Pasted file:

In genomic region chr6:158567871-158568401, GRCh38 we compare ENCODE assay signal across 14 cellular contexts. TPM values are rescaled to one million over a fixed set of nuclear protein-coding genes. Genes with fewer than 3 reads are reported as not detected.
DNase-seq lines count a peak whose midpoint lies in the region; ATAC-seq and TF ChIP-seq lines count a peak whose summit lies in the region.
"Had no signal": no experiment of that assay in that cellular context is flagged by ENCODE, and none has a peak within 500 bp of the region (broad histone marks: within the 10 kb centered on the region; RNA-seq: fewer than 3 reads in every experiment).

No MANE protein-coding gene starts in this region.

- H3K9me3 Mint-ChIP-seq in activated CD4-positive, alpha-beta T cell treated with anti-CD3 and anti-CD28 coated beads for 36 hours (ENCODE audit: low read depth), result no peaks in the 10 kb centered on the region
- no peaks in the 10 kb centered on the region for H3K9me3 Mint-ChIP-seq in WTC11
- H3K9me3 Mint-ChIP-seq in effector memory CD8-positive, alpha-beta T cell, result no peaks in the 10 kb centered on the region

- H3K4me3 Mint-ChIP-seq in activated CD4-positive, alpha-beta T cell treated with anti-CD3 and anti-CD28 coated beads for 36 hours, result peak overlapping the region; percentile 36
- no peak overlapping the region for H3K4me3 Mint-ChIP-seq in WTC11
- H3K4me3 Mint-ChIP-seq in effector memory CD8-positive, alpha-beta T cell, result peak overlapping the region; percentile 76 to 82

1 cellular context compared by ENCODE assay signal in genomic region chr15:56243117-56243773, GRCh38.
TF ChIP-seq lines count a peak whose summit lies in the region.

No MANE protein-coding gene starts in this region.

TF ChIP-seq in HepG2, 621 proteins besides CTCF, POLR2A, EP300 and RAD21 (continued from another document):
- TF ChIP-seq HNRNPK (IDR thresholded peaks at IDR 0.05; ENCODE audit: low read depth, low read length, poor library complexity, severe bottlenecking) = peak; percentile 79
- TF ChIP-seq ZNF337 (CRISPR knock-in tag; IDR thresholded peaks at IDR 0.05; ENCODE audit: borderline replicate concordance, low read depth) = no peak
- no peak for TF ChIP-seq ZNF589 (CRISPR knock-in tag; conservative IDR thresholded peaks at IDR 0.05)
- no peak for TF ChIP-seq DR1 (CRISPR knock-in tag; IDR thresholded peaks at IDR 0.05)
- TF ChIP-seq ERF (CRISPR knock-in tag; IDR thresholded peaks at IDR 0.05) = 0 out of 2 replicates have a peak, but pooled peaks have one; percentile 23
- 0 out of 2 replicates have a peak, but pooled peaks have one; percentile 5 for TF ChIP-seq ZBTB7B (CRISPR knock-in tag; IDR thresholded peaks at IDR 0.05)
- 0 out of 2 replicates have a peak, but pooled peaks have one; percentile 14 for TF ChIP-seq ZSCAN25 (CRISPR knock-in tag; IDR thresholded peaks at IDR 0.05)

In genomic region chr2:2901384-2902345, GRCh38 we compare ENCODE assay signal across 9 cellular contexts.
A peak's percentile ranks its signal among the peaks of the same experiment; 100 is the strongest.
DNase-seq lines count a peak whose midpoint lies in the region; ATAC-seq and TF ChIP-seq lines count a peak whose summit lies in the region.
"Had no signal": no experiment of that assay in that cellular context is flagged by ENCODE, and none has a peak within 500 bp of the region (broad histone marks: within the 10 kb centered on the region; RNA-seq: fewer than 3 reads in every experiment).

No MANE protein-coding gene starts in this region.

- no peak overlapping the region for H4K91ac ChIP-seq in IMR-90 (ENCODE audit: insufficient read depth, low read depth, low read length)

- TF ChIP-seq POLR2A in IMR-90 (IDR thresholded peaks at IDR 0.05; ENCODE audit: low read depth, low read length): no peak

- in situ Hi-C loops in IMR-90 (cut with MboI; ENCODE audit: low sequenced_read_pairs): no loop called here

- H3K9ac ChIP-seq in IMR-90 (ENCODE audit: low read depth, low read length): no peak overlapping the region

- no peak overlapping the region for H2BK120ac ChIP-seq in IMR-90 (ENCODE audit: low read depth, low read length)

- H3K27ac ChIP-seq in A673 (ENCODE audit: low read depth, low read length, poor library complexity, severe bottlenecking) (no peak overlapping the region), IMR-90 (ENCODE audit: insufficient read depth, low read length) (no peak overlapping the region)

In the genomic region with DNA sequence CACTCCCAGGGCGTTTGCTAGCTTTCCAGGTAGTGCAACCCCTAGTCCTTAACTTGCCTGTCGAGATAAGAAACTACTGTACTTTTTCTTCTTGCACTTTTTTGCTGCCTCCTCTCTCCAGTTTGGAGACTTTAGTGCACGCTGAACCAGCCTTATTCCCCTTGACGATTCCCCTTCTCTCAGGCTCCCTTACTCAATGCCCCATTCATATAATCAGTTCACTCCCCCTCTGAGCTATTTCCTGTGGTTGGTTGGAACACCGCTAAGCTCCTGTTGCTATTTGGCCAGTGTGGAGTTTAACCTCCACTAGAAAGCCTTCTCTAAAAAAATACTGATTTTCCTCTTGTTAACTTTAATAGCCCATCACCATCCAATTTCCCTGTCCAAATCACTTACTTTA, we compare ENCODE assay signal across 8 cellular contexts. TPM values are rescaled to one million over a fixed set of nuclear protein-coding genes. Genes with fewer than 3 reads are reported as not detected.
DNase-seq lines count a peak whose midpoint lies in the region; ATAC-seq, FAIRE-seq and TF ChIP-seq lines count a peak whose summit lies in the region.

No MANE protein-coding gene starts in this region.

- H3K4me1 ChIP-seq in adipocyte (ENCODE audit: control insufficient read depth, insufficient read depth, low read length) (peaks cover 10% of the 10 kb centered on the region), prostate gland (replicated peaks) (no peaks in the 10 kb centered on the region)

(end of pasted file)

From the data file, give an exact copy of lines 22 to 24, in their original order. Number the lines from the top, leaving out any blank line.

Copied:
In genomic region chr2:2901384-2902345, GRCh38 we compare ENCODE assay signal across 9 cellular contexts.
A peak's percentile ranks its signal among the peaks of the same experiment; 100 is the strongest.
DNase-seq lines count a peak whose midpoint lies in the region; ATAC-seq and TF ChIP-seq lines count a peak whose summit lies in the region.